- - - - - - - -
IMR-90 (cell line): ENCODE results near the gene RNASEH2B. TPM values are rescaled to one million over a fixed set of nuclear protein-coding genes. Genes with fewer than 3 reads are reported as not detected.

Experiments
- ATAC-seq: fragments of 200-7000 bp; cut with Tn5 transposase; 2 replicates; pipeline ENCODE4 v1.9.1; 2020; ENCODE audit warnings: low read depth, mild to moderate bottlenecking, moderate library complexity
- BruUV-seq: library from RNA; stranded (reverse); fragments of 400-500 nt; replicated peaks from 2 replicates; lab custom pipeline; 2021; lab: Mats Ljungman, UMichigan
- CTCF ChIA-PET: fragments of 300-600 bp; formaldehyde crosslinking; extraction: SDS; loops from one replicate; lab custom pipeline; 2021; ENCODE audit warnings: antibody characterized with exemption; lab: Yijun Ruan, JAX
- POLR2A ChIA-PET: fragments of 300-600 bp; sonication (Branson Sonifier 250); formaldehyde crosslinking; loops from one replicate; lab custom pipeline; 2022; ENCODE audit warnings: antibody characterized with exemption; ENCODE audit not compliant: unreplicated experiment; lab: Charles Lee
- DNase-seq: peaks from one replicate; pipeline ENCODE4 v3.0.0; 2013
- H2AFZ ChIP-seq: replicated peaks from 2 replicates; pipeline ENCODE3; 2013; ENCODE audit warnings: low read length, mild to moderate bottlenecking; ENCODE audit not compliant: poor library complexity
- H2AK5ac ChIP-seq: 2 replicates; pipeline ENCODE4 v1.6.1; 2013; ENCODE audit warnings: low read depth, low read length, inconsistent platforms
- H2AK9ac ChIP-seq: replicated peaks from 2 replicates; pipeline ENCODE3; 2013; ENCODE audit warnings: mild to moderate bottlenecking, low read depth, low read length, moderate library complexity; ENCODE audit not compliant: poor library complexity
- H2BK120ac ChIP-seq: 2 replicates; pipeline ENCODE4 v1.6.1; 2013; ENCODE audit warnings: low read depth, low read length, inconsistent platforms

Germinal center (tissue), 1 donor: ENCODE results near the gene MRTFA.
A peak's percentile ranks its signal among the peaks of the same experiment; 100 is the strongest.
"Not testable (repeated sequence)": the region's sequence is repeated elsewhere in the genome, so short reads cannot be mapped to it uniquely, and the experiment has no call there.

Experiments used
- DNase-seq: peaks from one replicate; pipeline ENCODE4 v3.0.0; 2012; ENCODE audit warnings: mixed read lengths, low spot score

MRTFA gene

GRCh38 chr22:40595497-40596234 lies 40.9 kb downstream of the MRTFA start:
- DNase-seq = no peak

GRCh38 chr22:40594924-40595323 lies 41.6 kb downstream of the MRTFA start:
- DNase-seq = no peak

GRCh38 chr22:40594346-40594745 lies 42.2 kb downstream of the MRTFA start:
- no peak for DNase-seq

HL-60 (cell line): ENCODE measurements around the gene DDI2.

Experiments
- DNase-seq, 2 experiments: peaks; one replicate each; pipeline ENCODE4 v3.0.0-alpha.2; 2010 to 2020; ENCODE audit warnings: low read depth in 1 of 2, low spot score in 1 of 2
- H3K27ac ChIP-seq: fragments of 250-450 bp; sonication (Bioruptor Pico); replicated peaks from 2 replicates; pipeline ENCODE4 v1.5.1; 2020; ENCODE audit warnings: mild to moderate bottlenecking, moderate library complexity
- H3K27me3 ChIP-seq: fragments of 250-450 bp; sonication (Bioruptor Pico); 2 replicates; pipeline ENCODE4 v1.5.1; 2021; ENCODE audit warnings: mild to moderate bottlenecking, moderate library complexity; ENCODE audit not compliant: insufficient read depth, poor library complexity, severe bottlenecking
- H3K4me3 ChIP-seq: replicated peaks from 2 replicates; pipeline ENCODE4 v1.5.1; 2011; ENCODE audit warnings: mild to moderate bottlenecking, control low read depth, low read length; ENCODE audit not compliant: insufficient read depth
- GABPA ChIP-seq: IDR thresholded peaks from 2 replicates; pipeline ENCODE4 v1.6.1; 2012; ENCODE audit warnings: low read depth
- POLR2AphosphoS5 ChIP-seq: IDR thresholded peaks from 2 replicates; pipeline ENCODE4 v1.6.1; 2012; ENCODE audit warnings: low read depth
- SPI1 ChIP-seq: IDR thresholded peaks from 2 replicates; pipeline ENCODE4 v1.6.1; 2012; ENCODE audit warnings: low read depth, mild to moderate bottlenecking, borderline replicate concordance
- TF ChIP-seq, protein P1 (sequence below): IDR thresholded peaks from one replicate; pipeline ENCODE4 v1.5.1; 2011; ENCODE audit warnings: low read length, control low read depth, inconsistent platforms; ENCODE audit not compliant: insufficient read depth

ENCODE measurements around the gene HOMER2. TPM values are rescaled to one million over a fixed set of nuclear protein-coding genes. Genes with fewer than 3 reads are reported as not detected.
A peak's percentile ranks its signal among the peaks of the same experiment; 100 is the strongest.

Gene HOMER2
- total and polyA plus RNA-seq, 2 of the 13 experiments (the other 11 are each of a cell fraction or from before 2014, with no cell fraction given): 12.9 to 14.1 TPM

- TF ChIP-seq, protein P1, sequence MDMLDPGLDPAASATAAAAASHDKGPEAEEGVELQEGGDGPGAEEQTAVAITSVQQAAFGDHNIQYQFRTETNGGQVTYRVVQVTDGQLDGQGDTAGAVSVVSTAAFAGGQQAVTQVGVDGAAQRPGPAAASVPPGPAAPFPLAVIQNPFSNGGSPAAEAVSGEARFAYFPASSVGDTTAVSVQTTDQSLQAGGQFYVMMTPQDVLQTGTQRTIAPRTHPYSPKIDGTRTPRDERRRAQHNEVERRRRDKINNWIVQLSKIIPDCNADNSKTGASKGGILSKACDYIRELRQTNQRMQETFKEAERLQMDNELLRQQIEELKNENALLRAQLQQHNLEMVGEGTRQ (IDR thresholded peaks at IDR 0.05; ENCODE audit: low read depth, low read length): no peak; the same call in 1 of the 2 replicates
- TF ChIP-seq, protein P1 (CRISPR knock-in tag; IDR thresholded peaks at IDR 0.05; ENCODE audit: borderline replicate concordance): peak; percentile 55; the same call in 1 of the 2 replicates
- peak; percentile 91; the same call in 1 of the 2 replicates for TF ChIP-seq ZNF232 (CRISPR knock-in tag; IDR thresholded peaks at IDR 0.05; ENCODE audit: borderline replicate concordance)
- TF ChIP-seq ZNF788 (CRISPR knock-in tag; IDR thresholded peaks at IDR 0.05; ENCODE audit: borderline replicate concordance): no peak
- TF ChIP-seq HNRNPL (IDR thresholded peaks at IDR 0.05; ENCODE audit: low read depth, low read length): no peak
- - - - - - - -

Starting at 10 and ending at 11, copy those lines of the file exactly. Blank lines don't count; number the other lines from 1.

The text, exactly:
- H2AK9ac ChIP-seq: replicated peaks from 2 replicates; pipeline ENCODE3; 2013; ENCODE audit warnings: mild to moderate bottlenecking, low read depth, low read length, moderate library complexity; ENCODE audit not compliant: poor library complexity
- H2BK120ac ChIP-seq: 2 replicates; pipeline ENCODE4 v1.6.1; 2013; ENCODE audit warnings: low read depth, low read length, inconsistent platforms